My flyboy


It started a few weeks ago one day when I pulled up the driveway and was greeted and treated to an explosion of song and tweets and burbling, and with that one of my swallow family announced he was back from his winter away and he had stuff to say.  He sat on my light and told stories while I stood and listened.  What else could I do?  This guy is the definition of engaging.  His partner, new to the family, sat a few feet over on the nest, checking it out and checking me out.  It must be like meeting your fiancé’s grandma.  She stayed quiet but really there was no space for her to talk anyways, as he burbled on and on.  This is probably one of the babies I watched grow up just in the last couple of years, still a young thing, and I suspect his stories were full of raucous swallow debauchery.  Just a gut feeling.

Every summer for the last eight or so there’s been a nest close to my front door.  I’m a softie and paint around it, and watch anxiously every year for my family to return.  They used to add new mud to the top every year but now it’s gotten so close to the wood above that they can’t, and the family has to hunch a little to not bump their heads.  They usually get two crops of babies out a year, and that adds up to eight or nine or even ten babies.  How do they decide who gets to come back and raise the next brood here?  They’re a peaceful little family, a group of calm deep thinkers, and I love the time we spend talking to each other every year.  I talked about them here.  Maybe my talkative boy this year is in this shot from a few years ago.  This must have been taken just before they moved out as they’ve lost their baby looks.  I always love how they choose to decorate.  One year there was an especially quirky designer involved and they righted a solid screen of found feathers right in front.  Sort of gave the nest a tawdry boudoir feel but that didn’t survive the eventual onslaught of hungry babies launching themselves towards food-bearing parents.  Familiar story right?  The romance slips a little.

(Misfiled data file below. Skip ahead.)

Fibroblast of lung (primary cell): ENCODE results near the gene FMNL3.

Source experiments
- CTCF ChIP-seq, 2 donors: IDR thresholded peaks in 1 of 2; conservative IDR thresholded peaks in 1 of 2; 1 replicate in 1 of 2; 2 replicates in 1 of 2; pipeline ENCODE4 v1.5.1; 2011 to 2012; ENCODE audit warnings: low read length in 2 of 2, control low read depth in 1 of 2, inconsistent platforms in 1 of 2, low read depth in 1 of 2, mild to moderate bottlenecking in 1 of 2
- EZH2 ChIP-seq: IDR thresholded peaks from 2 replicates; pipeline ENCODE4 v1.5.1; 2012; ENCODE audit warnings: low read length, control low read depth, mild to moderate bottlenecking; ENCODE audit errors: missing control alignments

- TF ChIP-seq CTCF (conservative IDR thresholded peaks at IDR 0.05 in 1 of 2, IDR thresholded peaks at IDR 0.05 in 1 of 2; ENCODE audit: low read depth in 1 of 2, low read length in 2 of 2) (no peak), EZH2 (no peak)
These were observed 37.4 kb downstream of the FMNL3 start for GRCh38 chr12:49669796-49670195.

This year my swallows are around a lot.  This male really really wants to tell me what’s going on.  I came out early one cool morning to find them both warming up the car antennas for me.  I bet he was a little grumpy when I drove one of the swallow posts away.  I was a little grumpy at how he had decorated it before that.

photo[5] (2)

Sometimes he sits on the railings and talks to his sweetheart.  Burbles and squeaks and shouts out his love for her.  Not whispering sweet nothings, this boy.

She takes it in and replies, “Yup.”  What else can she say? She knows his grandma is watching.


And then he spins around and tells me what he is thinking about doing, what he did, what he ate.  Whether he pooped on my car.  Isn’t he pretty?


I’m not the only one who is interested.


Yikes.  Two of them.


These swallows spend so much time hanging out on the railings and swooping around that they haven’t really seemed too interested in filling that nest with anything other than their own bodies at night.  Sometimes I come out late and see them snuggled in there sleeping.  It’s a very sweet sight.  Seems to me we often have the first nest of hatched babies by now but these two youngsters were doing their own thing. Fair enough.

But now there have been daytime sightings of this.  A swallow butt.  ON the nest. Fingers crossed.  I’ll keep you posted.



4 Responses to “My flyboy”

  1. occasionalartist

    Anyone that can work “raucous swallow debauchery” into a post has my admiration. Great story, I used to love the swallow families that used to visit me, such great characters. Karen


So what do you think???

Fill in your details below or click an icon to log in: Logo

You are commenting using your account. Log Out /  Change )

Google+ photo

You are commenting using your Google+ account. Log Out /  Change )

Twitter picture

You are commenting using your Twitter account. Log Out /  Change )

Facebook photo

You are commenting using your Facebook account. Log Out /  Change )


Connecting to %s

%d bloggers like this: